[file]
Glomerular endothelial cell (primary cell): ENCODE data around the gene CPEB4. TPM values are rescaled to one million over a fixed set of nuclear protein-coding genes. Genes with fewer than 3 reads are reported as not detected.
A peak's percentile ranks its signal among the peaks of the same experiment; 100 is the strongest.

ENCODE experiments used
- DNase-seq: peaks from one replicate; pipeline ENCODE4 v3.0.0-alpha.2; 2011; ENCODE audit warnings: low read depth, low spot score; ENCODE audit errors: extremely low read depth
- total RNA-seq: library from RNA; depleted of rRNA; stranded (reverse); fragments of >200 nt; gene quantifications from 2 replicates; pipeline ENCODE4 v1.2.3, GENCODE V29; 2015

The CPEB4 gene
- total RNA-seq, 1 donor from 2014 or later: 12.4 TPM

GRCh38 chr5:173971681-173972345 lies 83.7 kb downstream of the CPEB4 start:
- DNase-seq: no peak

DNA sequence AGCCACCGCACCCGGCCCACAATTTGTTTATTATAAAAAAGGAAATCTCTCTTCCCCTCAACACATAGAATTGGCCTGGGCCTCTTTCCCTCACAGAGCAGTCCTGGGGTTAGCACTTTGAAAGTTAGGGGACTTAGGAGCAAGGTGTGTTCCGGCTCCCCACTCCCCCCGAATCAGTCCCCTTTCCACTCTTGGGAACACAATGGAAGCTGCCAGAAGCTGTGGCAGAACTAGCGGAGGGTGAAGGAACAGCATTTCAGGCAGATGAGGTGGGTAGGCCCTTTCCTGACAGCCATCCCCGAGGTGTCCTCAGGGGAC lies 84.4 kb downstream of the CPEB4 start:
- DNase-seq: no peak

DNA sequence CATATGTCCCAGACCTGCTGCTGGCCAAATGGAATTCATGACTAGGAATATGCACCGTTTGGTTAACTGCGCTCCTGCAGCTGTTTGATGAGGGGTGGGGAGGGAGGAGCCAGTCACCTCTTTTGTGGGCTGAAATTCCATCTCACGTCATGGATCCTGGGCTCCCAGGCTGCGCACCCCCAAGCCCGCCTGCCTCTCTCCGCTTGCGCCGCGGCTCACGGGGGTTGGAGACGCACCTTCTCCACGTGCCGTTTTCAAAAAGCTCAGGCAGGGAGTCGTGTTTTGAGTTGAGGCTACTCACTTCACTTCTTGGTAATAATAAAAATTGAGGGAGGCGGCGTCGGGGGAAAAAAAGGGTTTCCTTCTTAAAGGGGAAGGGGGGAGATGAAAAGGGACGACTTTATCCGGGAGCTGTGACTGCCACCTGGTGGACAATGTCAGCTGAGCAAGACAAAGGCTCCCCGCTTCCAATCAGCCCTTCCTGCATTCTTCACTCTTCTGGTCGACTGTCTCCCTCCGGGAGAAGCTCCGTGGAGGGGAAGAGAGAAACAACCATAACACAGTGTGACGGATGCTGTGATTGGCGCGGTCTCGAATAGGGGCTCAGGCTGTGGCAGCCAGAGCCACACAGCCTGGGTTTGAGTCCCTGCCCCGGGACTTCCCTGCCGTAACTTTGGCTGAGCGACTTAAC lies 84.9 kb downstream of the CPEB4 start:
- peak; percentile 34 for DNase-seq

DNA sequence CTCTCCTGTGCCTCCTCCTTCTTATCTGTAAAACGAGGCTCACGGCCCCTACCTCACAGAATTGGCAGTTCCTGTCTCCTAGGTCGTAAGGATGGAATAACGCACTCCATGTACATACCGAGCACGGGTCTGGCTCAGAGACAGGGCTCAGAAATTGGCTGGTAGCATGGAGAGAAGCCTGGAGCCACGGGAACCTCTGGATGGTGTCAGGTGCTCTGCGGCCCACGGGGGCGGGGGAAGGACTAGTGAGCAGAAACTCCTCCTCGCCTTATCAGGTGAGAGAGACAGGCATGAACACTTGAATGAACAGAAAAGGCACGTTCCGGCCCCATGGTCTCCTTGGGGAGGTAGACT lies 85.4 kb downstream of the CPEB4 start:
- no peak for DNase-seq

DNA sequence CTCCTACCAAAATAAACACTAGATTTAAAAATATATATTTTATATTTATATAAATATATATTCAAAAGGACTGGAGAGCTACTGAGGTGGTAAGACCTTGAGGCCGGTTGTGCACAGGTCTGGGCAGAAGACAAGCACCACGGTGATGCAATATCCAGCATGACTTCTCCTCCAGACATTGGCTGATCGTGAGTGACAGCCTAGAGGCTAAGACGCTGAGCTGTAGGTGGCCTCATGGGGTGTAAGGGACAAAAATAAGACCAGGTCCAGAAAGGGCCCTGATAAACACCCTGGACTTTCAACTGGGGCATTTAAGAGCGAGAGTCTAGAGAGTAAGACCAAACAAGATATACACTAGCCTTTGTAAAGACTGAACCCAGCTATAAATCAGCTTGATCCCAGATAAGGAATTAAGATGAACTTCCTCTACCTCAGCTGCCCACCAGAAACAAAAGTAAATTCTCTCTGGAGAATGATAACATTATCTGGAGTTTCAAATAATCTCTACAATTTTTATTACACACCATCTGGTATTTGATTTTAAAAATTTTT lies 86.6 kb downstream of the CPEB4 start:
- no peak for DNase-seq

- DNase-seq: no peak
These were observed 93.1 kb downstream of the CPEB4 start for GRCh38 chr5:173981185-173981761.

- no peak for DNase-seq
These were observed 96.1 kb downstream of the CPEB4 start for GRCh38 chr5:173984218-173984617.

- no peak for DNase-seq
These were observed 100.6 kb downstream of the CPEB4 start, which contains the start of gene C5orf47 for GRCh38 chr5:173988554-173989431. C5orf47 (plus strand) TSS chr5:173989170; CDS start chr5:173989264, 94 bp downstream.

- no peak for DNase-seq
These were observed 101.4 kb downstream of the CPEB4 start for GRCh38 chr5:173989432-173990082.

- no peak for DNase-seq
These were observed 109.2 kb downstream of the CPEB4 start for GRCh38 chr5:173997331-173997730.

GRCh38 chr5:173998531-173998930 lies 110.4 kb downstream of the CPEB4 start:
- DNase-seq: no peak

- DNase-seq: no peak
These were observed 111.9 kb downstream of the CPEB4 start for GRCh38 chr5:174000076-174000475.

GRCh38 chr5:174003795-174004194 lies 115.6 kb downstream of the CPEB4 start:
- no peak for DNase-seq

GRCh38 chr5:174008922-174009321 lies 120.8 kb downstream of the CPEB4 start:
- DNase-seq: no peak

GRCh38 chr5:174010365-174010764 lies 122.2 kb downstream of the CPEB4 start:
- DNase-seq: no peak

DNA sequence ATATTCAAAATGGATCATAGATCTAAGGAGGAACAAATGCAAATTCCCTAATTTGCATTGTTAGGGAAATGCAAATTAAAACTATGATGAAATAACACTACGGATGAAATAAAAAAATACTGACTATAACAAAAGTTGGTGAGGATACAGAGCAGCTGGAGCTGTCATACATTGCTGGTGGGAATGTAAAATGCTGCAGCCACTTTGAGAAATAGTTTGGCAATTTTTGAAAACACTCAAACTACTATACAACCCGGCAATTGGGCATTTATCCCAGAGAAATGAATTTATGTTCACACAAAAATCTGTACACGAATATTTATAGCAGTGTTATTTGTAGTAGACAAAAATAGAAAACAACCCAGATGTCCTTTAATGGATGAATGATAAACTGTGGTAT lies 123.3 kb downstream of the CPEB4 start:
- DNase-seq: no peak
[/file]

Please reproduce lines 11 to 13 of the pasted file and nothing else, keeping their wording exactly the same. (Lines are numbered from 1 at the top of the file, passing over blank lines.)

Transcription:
- DNase-seq: no peak

DNA sequence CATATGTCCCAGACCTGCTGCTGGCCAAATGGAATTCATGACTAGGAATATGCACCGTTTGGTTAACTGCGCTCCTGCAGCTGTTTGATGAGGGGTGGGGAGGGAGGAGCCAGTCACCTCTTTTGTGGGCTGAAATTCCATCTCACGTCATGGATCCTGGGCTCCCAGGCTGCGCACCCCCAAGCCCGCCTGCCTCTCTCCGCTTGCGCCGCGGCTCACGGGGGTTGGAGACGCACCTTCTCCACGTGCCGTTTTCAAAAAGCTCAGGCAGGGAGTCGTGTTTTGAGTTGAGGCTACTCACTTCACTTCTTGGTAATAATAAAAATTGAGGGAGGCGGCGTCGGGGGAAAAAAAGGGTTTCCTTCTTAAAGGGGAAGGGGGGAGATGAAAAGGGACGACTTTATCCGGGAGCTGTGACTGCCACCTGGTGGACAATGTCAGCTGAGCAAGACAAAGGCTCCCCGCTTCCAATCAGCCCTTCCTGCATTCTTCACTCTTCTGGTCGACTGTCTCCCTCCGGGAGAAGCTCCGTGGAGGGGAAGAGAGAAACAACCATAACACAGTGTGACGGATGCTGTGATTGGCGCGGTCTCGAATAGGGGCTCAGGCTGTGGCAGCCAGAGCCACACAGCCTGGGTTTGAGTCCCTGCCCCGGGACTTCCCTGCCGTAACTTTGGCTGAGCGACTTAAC lies 84.9 kb downstream of the CPEB4 start:
- peak; percentile 34 for DNase-seq